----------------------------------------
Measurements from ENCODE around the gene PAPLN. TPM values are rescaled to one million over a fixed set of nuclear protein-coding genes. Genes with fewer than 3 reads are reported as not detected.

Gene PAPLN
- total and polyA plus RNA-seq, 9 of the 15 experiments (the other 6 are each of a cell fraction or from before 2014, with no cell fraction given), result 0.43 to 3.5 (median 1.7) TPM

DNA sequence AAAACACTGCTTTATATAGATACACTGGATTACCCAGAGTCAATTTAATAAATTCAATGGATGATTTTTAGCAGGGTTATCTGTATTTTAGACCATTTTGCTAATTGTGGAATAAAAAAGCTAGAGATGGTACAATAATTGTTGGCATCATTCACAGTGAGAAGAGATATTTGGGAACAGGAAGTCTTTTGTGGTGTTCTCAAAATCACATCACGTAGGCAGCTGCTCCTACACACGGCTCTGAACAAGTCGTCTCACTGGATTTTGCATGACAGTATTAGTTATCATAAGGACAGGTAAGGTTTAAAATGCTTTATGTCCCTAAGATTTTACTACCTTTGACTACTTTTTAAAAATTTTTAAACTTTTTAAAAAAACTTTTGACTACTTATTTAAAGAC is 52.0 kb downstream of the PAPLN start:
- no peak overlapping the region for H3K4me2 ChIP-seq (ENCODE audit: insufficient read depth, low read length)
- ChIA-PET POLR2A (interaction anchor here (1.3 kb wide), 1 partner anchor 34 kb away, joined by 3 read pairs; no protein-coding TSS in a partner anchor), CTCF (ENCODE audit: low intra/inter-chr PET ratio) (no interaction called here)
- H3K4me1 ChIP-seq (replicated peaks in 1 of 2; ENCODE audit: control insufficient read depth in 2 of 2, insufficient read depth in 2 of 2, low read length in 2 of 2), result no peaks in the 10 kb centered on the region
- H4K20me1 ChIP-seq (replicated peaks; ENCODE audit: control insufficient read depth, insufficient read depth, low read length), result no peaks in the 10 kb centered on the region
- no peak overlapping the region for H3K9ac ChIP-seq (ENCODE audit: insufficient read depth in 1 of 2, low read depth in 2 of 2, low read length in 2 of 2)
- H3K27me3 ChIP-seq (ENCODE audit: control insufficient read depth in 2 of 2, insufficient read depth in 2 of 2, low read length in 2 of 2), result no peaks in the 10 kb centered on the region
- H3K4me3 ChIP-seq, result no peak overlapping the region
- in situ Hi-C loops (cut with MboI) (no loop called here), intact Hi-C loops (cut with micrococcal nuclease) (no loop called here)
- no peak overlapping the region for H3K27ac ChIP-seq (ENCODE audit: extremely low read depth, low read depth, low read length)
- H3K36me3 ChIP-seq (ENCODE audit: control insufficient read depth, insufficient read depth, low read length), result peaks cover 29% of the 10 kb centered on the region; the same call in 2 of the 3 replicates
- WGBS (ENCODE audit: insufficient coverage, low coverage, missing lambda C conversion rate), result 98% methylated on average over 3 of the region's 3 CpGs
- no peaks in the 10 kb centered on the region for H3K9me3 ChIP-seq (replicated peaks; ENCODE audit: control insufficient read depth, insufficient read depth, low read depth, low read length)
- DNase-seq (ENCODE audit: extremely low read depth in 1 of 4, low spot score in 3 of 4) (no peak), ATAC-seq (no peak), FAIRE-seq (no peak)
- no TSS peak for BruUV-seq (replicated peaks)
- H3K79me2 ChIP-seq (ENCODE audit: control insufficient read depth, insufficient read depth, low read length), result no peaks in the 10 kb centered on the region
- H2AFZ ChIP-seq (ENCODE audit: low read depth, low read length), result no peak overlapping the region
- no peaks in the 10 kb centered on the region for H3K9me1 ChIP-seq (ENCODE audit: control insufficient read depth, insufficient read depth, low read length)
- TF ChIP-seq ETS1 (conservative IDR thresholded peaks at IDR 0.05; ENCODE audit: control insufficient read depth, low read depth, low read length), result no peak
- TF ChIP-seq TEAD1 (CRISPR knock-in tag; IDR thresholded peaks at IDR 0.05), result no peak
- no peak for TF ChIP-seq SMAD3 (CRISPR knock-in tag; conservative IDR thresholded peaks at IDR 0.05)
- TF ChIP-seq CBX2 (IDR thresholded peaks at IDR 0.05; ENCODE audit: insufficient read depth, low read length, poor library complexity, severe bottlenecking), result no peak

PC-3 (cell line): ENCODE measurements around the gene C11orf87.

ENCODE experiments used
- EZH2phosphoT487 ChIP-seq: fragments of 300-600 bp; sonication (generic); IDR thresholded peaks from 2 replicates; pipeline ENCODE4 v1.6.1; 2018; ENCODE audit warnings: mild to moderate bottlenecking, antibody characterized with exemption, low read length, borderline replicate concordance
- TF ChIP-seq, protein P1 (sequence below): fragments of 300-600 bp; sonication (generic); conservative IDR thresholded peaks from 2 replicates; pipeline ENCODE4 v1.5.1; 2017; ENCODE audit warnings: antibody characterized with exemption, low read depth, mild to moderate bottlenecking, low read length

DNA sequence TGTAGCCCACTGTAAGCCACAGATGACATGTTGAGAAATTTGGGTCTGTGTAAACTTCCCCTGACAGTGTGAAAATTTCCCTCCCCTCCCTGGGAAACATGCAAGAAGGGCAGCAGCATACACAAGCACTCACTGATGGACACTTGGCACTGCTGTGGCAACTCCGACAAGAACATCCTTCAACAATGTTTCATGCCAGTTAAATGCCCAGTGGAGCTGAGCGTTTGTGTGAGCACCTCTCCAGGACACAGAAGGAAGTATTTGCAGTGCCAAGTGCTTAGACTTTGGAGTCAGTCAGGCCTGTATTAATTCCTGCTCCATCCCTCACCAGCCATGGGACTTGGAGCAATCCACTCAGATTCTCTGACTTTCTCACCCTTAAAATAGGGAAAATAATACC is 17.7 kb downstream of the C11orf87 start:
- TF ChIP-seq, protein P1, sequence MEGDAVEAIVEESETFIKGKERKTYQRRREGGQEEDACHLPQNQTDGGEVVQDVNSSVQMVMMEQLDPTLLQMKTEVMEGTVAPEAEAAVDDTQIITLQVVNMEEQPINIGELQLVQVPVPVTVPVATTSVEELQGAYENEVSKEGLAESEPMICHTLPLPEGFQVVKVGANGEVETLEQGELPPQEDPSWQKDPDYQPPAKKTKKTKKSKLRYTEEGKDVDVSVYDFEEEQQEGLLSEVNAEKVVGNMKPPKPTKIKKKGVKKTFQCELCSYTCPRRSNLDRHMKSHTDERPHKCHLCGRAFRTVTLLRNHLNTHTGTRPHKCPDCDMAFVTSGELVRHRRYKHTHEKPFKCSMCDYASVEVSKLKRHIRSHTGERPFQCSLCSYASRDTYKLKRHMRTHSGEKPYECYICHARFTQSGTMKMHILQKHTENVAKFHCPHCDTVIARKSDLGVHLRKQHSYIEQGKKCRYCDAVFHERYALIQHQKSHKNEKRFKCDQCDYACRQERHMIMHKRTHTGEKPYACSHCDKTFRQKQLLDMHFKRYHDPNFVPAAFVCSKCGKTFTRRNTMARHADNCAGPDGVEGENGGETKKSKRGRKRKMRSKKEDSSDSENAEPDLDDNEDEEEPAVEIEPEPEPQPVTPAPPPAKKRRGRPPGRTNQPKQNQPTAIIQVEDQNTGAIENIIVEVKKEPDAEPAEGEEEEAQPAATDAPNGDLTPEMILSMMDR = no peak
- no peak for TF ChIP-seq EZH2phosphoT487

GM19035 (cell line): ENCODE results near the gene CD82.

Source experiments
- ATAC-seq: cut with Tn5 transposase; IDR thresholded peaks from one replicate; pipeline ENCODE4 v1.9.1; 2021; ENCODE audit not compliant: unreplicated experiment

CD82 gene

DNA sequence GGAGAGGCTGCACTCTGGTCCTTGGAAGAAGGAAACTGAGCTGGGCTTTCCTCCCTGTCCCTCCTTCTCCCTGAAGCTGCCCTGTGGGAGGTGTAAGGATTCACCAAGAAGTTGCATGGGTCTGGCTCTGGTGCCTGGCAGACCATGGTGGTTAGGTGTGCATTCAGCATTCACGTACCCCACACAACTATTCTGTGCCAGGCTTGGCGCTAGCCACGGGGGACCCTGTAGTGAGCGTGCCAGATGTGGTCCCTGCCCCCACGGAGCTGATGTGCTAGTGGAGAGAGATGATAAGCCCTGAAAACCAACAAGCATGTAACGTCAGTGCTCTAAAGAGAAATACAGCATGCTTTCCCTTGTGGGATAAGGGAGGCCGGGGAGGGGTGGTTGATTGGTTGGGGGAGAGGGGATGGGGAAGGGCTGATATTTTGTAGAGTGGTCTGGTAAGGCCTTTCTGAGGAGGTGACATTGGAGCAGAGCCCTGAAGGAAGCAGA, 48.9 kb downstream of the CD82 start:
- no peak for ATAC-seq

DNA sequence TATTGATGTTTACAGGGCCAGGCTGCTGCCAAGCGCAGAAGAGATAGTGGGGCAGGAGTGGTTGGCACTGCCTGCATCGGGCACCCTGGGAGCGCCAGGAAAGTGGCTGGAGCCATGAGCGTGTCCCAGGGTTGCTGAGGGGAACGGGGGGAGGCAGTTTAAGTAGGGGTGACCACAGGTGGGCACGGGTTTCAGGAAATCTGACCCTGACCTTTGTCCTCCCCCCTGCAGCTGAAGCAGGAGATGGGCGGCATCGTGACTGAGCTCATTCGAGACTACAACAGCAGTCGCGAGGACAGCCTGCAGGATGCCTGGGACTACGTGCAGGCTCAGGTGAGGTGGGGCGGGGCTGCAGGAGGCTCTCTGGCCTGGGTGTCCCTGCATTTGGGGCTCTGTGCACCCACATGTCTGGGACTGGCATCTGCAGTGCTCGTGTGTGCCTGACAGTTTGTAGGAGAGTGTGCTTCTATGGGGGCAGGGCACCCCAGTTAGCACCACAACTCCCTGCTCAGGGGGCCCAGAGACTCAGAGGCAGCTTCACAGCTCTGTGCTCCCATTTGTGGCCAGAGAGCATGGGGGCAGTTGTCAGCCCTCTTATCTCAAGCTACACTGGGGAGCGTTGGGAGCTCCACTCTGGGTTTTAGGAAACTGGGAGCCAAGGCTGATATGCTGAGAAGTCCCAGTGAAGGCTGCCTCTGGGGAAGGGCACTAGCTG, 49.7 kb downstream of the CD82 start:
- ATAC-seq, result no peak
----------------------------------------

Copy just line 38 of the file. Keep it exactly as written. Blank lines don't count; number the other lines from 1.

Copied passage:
- no peak for ATAC-seq